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Mens heart health

Men’s Heart Health: An All-Ages Guide to Screenings

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Keeping your heart healthy has a major influence on your overall health. While some men may be more at risk for heart disease than others due to age, lifestyle, family history or other factors, adult men of all ages should be aware of their cardiovascular health, as well as the choices they can make to improve their quality of life and reduce the risk of heart disease.

All ages:

An annual physical exam for men ages 18 and up is recommended. Your primary care provider will measure both your blood pressure and your body mass index (BMI), two indicators of general heart health and/or your risk for health disease. If your blood pressure falls outside normal levels or your BMI is too high, your doctor may recommend more frequent screenings, as well as strategies to help you achieve healthier results.

Your BMI is calculated using your height and weight. Since your height does not change much over your adult life, maintaining a healthy weight is important to achieving your BMI goal.

Your blood pressure reading consists of two numbers. The first is systolic blood pressure, which indicates how much pressure is being exerted against your blood vessels when your heart beats. The second number is diastolic blood pressure, which reflects the pressure against your arterial walls when the heart is resting between beats. Both numbers are important, but more attention is usually given to the systolic blood pressure. It becomes a major risk factor for cardiovascular disease in men over 50. Systolic blood pressure typically increases with age as arteries become stiffer.

No matter your current state of health, your doctor should also talk to you about your lifestyle habits, including smoking, physical activity and diet. Smoking is known to cause serious adverse health effects, including raising your risk of heart disease, and should be avoided. Maintaining an active lifestyle and choosing a healthy diet (one rich in fruits and vegetables and lower in sugar and animal products) are also key components of all-ages good health.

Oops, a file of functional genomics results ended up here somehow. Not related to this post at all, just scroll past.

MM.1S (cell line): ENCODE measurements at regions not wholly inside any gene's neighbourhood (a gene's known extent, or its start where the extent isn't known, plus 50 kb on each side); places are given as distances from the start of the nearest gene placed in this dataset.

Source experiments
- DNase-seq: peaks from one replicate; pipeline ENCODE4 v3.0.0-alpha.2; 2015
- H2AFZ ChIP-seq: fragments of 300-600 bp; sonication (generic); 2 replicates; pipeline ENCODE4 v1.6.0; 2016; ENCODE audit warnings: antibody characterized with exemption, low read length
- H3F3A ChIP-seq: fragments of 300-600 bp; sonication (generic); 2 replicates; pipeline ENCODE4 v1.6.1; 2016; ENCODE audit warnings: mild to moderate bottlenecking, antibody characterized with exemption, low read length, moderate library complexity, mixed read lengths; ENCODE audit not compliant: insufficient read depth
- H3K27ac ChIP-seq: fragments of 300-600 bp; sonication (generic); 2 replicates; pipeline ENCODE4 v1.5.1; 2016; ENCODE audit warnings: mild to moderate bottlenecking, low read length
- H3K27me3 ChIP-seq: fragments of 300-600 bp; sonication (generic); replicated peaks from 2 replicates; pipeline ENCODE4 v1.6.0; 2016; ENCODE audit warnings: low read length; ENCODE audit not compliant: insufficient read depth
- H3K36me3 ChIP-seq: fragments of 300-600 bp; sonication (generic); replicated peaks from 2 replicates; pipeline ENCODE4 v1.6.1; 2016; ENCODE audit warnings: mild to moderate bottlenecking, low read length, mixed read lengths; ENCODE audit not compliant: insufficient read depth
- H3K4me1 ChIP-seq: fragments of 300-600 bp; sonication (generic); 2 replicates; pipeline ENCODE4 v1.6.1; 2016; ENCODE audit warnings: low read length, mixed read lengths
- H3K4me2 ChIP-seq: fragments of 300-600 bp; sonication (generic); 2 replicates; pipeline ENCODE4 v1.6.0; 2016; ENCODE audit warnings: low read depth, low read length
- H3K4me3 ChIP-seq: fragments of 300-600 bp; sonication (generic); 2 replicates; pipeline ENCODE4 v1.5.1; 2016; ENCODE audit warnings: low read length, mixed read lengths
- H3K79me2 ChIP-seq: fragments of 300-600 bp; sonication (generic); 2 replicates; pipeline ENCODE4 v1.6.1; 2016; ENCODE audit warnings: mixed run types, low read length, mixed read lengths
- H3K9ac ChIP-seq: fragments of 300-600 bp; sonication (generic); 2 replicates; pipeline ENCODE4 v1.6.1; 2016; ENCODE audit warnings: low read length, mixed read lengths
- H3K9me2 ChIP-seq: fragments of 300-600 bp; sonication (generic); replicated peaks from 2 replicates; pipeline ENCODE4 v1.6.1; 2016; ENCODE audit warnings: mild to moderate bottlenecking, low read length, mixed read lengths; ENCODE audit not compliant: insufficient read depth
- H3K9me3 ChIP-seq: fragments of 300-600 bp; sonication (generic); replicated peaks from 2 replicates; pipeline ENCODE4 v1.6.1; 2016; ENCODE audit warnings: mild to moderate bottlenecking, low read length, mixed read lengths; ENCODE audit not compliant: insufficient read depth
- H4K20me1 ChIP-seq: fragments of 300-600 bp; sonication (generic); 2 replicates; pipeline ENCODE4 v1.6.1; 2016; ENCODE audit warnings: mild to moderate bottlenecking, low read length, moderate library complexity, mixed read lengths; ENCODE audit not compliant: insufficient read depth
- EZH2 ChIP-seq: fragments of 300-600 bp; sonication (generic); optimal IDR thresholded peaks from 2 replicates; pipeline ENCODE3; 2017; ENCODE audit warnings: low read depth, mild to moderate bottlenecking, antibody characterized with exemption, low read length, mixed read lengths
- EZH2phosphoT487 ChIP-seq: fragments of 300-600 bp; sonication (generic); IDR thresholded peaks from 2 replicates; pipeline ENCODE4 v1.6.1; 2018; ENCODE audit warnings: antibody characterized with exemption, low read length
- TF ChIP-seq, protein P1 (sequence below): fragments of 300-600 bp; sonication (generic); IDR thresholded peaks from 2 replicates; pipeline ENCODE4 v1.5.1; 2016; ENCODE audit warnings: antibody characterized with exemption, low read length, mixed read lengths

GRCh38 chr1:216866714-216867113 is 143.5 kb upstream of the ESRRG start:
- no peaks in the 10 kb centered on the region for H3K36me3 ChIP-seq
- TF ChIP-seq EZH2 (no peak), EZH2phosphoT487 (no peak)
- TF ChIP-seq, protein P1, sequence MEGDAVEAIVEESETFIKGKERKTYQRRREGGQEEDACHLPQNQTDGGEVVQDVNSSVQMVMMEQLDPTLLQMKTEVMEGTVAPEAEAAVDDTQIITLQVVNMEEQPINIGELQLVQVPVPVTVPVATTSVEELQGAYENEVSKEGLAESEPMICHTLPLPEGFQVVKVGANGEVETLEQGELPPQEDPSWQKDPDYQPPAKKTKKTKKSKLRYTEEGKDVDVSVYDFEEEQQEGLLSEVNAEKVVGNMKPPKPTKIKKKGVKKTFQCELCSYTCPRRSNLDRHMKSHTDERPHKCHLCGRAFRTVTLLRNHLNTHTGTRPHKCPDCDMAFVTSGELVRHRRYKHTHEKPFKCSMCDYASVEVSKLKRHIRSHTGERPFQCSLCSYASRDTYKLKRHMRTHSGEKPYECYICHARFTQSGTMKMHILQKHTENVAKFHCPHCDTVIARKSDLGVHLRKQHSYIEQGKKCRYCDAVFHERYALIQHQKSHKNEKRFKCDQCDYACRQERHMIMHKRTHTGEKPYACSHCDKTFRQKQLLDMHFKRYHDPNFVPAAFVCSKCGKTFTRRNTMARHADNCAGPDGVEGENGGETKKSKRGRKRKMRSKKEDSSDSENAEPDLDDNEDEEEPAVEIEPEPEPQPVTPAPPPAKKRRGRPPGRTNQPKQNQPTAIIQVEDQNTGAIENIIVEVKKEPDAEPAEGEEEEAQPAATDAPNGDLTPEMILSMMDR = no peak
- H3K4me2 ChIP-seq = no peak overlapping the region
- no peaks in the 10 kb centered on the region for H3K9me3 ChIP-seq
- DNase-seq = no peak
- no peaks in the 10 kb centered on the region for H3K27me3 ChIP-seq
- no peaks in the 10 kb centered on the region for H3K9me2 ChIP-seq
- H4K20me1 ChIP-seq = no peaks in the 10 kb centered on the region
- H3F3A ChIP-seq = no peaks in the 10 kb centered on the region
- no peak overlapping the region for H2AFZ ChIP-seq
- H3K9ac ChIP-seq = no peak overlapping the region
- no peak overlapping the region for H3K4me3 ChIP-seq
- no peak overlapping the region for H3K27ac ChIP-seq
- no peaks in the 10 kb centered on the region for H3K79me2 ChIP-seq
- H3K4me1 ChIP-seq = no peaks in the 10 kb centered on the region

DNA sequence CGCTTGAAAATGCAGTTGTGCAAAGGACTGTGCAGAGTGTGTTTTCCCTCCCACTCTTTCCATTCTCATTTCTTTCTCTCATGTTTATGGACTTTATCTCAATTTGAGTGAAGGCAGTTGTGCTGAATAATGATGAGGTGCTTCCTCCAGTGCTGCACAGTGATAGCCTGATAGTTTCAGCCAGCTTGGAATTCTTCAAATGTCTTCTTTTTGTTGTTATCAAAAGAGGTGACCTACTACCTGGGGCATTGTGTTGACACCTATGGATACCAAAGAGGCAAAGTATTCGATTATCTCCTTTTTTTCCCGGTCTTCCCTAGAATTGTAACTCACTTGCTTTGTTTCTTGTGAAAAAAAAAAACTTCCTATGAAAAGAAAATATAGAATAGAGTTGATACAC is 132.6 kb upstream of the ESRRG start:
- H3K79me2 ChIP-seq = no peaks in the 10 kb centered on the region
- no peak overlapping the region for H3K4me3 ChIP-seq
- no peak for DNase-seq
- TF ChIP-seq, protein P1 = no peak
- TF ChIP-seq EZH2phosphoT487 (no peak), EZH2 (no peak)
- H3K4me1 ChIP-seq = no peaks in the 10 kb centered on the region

Ages 18-39:

Beginning at age 35, your healthcare provider will start monitoring your cholesterol. (It may be checked earlier if have other health problems.) If it’s normal, you won’t need a re-check for another five years. If it’s higher and you have other risk factors for cardiovascular disease, your doctor is likely to recommend that you have it checked more often and should help you come up with a plan to improve your results.

Cholesterol is an important substance that your body needs. There are two types of cholesterol: HDL cholesterol is good, and LDL cholesterol is bad. Maintaining a healthy ratio is important, as too much LDL or too little HDL increases the risk of buildup developing in the arteries of your heart and brain, potentially leading to a heart attack or stroke.

Since your liver produces all the good cholesterol your body needs, it’s important to make lifestyle choices that promote a healthy ratio of HDL to LDL cholesterol. This can mean being strategic about which foods you consume, since foods that come from animals contain LDL cholesterol, and fresh fruits and vegetables can lower your LDL levels. Exercise, not smoking and limiting alcohol consumption can also boost your HDL and lower your LDL.

Ages 40-64

Later in life, you should continue to have your cholesterol monitored every few years, depending on your health. Your provider may also encourage you to take a closer look at your current risk level for cardiovascular disease. Our online test can assess your risk for having a stroke.

Ages 65-75

From ages 65 to 75, men who have smoked at any point in their lives should receive a one-time abdominal aortic aneurysm (AAA screening). An aneurysm refers to an abnormal widening or ballooning of the vessel due to the weakening of artery walls, and a ruptured aneurysm is a serious medical emergency. This screening, which can be as simple as an ultrasound, can help you and your provider determine if you have an aneurysm that is at risk for a rupture, and if you should consider additional treatment options.

Our team of cardiologists is here to help you reach your health goals. Call (504) 842-4135 to make an appointment today.

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